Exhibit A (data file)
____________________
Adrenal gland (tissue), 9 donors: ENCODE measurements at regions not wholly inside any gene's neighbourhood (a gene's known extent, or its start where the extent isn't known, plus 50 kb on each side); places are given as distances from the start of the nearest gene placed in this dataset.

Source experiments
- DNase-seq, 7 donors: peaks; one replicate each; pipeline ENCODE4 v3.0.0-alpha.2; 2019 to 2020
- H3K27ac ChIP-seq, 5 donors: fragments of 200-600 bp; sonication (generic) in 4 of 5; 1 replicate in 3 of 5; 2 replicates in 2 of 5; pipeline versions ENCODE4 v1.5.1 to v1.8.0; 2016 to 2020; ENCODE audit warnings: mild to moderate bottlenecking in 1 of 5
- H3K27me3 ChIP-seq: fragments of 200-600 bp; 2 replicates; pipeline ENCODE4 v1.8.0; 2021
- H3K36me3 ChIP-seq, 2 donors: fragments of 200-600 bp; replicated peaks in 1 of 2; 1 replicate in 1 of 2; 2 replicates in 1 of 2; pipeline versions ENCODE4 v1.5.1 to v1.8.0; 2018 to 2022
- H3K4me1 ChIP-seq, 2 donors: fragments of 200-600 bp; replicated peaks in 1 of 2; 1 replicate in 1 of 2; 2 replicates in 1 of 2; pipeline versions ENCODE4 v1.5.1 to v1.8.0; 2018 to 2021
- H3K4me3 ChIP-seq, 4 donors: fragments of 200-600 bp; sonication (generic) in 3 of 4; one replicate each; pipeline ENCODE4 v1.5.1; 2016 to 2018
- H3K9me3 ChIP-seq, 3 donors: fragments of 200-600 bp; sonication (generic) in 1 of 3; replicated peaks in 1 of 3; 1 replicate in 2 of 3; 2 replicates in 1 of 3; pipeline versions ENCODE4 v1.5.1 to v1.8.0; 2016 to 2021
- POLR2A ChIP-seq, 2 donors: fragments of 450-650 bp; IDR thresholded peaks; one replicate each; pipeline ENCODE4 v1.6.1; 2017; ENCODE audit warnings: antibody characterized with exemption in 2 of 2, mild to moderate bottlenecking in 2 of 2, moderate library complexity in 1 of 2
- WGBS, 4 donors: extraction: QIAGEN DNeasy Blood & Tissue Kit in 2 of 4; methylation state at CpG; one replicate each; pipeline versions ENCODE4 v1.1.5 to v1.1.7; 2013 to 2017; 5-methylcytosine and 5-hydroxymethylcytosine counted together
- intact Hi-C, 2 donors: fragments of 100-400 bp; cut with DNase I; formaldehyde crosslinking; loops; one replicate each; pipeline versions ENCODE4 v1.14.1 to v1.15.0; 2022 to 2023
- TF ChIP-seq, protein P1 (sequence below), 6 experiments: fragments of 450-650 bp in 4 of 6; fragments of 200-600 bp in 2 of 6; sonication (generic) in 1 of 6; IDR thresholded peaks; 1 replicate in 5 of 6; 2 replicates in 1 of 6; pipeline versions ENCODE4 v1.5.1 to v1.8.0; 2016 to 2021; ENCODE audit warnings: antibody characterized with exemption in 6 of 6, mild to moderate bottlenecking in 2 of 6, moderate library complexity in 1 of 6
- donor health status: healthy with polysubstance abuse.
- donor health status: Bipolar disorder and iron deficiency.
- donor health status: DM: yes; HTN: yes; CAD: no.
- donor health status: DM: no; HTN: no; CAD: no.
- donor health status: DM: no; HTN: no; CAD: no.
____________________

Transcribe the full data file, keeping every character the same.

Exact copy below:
Adrenal gland (tissue), 9 donors: ENCODE measurements at regions not wholly inside any gene's neighbourhood (a gene's known extent, or its start where the extent isn't known, plus 50 kb on each side); places are given as distances from the start of the nearest gene placed in this dataset.

Source experiments
- DNase-seq, 7 donors: peaks; one replicate each; pipeline ENCODE4 v3.0.0-alpha.2; 2019 to 2020
- H3K27ac ChIP-seq, 5 donors: fragments of 200-600 bp; sonication (generic) in 4 of 5; 1 replicate in 3 of 5; 2 replicates in 2 of 5; pipeline versions ENCODE4 v1.5.1 to v1.8.0; 2016 to 2020; ENCODE audit warnings: mild to moderate bottlenecking in 1 of 5
- H3K27me3 ChIP-seq: fragments of 200-600 bp; 2 replicates; pipeline ENCODE4 v1.8.0; 2021
- H3K36me3 ChIP-seq, 2 donors: fragments of 200-600 bp; replicated peaks in 1 of 2; 1 replicate in 1 of 2; 2 replicates in 1 of 2; pipeline versions ENCODE4 v1.5.1 to v1.8.0; 2018 to 2022
- H3K4me1 ChIP-seq, 2 donors: fragments of 200-600 bp; replicated peaks in 1 of 2; 1 replicate in 1 of 2; 2 replicates in 1 of 2; pipeline versions ENCODE4 v1.5.1 to v1.8.0; 2018 to 2021
- H3K4me3 ChIP-seq, 4 donors: fragments of 200-600 bp; sonication (generic) in 3 of 4; one replicate each; pipeline ENCODE4 v1.5.1; 2016 to 2018
- H3K9me3 ChIP-seq, 3 donors: fragments of 200-600 bp; sonication (generic) in 1 of 3; replicated peaks in 1 of 3; 1 replicate in 2 of 3; 2 replicates in 1 of 3; pipeline versions ENCODE4 v1.5.1 to v1.8.0; 2016 to 2021
- POLR2A ChIP-seq, 2 donors: fragments of 450-650 bp; IDR thresholded peaks; one replicate each; pipeline ENCODE4 v1.6.1; 2017; ENCODE audit warnings: antibody characterized with exemption in 2 of 2, mild to moderate bottlenecking in 2 of 2, moderate library complexity in 1 of 2
- WGBS, 4 donors: extraction: QIAGEN DNeasy Blood & Tissue Kit in 2 of 4; methylation state at CpG; one replicate each; pipeline versions ENCODE4 v1.1.5 to v1.1.7; 2013 to 2017; 5-methylcytosine and 5-hydroxymethylcytosine counted together
- intact Hi-C, 2 donors: fragments of 100-400 bp; cut with DNase I; formaldehyde crosslinking; loops; one replicate each; pipeline versions ENCODE4 v1.14.1 to v1.15.0; 2022 to 2023
- TF ChIP-seq, protein P1 (sequence below), 6 experiments: fragments of 450-650 bp in 4 of 6; fragments of 200-600 bp in 2 of 6; sonication (generic) in 1 of 6; IDR thresholded peaks; 1 replicate in 5 of 6; 2 replicates in 1 of 6; pipeline versions ENCODE4 v1.5.1 to v1.8.0; 2016 to 2021; ENCODE audit warnings: antibody characterized with exemption in 6 of 6, mild to moderate bottlenecking in 2 of 6, moderate library complexity in 1 of 6
- donor health status: healthy with polysubstance abuse.
- donor health status: Bipolar disorder and iron deficiency.
- donor health status: DM: yes; HTN: yes; CAD: no.
- donor health status: DM: no; HTN: no; CAD: no.
- donor health status: DM: no; HTN: no; CAD: no.